Many people along the East Coast are stocking up on shovels and extra food in preparation for the impending snow storm. As you prepare, don’t forget to consider whether your heart is ready for the snowy weather.

Dr. David Brill, an interventional cardiologist with Adventist HealthCare.

Cold weather alone places extra strain on the heart because it constricts the arteries of the heart muscle. Combined with the strenuous activity of shoveling snow, you’ve got a recipe for putting your heart under great stress, said David Brill, MD, interventional cardiologist with Adventist HealthCare Washington Adventist Hospital and Adventist Medical Group.

“Shoveling like any vigorous activity has a 50 times higher risk of heart attack for inactive people compared to people who keep themselves fit,” he adds.

Tips for Shoveling Snow

If you are planning on shoveling snow, Dr. Brill says keep in mind there are many ways to make snow removal safer:

  • Take breaks while shoveling and pay attention to how your body feels during your breaks.
  • Treat shoveling like a workout, and avoid eating a large meal prior to shoveling (a small snack is ok).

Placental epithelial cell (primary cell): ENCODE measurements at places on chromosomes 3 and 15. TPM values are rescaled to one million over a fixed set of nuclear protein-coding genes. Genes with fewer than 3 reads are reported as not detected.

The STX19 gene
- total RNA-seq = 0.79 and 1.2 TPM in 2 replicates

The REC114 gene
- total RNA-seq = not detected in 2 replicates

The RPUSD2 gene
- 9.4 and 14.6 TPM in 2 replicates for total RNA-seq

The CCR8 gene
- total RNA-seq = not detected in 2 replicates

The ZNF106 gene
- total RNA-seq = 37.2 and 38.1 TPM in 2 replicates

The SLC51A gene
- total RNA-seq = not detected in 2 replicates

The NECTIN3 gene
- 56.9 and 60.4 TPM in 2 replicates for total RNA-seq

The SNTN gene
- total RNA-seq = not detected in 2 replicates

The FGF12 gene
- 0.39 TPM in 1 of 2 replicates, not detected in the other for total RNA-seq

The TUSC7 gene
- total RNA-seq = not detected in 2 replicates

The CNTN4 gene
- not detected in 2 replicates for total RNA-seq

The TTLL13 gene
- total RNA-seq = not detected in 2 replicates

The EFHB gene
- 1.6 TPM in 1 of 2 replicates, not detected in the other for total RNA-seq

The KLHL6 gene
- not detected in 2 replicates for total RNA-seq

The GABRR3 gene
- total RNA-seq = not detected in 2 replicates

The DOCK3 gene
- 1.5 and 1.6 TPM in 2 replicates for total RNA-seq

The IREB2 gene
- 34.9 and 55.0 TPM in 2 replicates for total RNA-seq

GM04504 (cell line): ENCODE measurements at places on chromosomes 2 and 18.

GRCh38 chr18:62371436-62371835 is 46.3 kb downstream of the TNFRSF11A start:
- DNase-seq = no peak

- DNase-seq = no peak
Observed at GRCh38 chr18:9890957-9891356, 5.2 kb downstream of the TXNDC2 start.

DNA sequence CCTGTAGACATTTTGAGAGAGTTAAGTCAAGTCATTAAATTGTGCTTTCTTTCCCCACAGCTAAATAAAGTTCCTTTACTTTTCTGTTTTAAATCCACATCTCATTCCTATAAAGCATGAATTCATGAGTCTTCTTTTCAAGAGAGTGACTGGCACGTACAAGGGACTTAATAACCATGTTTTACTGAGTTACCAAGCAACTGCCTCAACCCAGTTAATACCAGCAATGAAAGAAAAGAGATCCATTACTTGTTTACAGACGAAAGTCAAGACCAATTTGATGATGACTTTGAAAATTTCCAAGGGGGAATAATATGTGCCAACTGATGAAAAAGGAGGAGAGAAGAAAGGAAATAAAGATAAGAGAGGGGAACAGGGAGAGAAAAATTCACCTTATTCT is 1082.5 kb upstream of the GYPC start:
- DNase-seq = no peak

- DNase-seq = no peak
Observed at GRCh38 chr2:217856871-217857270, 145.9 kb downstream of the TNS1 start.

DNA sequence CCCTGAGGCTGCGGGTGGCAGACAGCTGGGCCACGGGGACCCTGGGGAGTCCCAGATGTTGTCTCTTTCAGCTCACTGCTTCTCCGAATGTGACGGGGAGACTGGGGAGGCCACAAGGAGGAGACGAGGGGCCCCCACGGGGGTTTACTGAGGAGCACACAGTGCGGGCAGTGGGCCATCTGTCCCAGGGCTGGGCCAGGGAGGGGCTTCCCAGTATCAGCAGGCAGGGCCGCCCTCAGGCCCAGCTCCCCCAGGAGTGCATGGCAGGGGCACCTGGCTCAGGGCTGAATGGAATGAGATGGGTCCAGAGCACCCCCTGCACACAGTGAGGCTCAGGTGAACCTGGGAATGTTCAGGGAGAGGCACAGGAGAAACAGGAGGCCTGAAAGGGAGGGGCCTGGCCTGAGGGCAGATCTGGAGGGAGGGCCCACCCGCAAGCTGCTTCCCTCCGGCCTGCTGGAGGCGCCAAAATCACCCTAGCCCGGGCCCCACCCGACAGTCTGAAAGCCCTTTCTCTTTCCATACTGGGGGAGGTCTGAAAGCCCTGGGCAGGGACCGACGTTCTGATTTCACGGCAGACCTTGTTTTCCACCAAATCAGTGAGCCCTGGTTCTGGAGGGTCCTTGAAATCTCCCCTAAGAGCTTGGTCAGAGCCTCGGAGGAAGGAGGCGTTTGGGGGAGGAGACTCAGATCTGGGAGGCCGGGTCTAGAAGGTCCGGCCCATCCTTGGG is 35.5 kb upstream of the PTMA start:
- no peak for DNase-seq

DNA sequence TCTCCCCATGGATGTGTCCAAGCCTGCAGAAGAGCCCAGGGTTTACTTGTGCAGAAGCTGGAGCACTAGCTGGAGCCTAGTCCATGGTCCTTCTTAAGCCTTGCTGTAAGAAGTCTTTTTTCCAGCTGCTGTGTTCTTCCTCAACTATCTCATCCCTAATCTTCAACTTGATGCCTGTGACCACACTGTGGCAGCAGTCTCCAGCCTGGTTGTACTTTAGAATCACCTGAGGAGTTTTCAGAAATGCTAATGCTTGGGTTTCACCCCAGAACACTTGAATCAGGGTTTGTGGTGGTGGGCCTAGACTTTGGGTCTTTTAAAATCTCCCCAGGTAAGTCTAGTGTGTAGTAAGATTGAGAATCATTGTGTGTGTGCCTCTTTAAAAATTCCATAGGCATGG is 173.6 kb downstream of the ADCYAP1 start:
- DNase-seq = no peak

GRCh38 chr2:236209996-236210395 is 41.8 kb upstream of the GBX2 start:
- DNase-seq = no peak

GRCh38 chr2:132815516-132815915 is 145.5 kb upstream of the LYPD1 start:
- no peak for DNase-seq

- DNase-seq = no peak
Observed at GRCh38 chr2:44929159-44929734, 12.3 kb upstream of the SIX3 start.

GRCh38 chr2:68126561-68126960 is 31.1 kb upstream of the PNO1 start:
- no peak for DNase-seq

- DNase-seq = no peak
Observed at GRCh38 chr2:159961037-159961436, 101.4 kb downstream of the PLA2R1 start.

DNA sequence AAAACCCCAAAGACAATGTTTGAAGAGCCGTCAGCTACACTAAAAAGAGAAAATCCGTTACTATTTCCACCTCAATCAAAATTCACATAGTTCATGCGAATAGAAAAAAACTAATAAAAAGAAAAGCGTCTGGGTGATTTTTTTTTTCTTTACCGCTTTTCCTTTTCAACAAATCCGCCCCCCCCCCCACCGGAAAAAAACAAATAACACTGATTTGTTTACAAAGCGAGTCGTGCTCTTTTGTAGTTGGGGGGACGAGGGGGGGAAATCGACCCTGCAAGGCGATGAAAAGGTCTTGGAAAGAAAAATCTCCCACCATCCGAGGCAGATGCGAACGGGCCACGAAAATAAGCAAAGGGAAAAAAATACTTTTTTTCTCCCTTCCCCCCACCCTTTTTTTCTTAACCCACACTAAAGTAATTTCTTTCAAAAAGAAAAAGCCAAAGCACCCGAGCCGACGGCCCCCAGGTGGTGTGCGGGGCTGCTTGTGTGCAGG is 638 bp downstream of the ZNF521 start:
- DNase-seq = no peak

• Use a smaller shovel to avoid lifting heavy amounts of snow and push the snow out of the way instead of lifting it.
  • Dress warmly and drink plenty of water.
  • Consider using a snow blower if you can, or paying someone else to remove the snow.
  • Know the warning signs of a heart attack and what action to take if you or someone else is experiencing symptoms.

Symptoms of a Heart Attack

  • Chest discomfort:You may feel pressure, squeezing, burning, indigestion-type discomfort, fullness or pain in the chest that lasts for 15 minutes or longer. This discomfort may be associated with shortness of breath, sweating, nausea, weakness or feeling lightheaded.
  • Upper body discomfort: You may feel this in the arms, shoulders, back, neck, jaw or stomach that is persistent for 15 minutes or longer. This may be associated with shortness of breath, sweating, nausea, weakness or feeling lightheaded.
  • Shortness of breath: You may have an unusual shortness of breath that lasts for more than 15 minutes
  • Other signs: You may feel cold sweats, nausea, weakness, fainting and feeling lightheaded.

“If symptoms don’t go away with 5 to 10 minutes of rest, call 911,” adds Brill.

Adventist HeathCare Washington Adventist Hospital and Adventist HealthCare Shady Grove Medical Center are accredited Chest Pain Centers recognized for excellence in the treatment of heart attack by the Society of Cardiovascular Patient Care.

To learn if your heart is up to task, take a free online heart risk assessment.